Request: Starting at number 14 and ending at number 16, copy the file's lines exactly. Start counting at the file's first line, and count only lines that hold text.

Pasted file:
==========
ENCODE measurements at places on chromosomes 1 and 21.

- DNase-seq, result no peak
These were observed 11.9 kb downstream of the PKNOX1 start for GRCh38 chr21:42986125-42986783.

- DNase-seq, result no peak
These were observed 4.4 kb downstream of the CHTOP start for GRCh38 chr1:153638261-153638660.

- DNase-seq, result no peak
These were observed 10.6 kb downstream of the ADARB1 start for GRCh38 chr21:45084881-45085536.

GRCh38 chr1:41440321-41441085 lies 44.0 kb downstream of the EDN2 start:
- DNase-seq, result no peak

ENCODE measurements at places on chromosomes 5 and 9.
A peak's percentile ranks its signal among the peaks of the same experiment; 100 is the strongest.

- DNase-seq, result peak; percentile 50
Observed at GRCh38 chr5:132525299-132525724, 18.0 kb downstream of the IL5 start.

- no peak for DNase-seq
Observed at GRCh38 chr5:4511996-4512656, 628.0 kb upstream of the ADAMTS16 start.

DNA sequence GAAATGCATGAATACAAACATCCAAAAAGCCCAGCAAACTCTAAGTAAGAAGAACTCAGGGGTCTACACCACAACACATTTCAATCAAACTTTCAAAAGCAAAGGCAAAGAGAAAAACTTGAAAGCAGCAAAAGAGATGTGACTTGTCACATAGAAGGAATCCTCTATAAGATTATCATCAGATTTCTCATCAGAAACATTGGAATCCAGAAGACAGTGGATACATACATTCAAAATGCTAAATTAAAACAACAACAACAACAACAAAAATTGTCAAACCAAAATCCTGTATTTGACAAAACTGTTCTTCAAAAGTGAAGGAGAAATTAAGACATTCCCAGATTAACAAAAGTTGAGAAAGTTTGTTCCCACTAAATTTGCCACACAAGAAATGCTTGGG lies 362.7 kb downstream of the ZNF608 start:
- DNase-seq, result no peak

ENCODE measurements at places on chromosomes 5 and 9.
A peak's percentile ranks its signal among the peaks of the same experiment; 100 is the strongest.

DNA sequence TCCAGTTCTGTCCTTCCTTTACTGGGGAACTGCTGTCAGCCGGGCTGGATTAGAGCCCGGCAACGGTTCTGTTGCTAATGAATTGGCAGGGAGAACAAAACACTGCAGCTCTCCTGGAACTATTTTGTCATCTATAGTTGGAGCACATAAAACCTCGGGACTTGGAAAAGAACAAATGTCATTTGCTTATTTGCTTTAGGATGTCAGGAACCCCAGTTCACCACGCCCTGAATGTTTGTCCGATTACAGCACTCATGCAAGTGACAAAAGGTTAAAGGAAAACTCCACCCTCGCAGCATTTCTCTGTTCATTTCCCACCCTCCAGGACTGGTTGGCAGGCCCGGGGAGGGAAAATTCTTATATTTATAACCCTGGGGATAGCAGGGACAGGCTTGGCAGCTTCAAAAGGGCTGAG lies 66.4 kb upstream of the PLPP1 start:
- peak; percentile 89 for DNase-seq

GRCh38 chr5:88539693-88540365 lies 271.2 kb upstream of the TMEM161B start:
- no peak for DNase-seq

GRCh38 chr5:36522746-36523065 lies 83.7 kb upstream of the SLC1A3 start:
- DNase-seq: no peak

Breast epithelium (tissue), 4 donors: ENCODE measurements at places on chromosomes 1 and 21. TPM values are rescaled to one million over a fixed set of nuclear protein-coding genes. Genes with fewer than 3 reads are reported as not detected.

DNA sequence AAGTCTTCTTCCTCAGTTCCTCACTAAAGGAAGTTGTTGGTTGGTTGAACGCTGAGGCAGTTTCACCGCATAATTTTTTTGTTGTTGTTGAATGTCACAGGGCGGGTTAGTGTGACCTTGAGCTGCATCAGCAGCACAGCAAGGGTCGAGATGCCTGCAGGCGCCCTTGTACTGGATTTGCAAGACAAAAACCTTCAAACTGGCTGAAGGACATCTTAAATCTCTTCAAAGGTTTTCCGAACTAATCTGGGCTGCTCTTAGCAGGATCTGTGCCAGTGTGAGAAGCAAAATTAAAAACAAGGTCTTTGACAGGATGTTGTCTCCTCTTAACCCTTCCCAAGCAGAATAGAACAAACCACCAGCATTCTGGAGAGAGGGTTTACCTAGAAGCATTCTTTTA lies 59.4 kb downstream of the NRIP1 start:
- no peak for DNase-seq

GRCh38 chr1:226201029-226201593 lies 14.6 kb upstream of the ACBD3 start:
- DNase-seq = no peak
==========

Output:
- no peak for DNase-seq
Observed at GRCh38 chr5:4511996-4512656, 628.0 kb upstream of the ADAMTS16 start.

DNA sequence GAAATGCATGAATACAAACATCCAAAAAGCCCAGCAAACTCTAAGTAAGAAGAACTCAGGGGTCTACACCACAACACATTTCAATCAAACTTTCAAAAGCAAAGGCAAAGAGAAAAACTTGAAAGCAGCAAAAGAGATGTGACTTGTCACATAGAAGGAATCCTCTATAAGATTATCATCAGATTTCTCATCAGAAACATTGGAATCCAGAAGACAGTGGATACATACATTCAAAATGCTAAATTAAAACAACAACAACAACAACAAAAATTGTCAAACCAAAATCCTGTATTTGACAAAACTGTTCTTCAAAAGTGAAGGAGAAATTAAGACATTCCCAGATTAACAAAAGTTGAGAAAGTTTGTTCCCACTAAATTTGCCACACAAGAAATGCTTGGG lies 362.7 kb downstream of the ZNF608 start: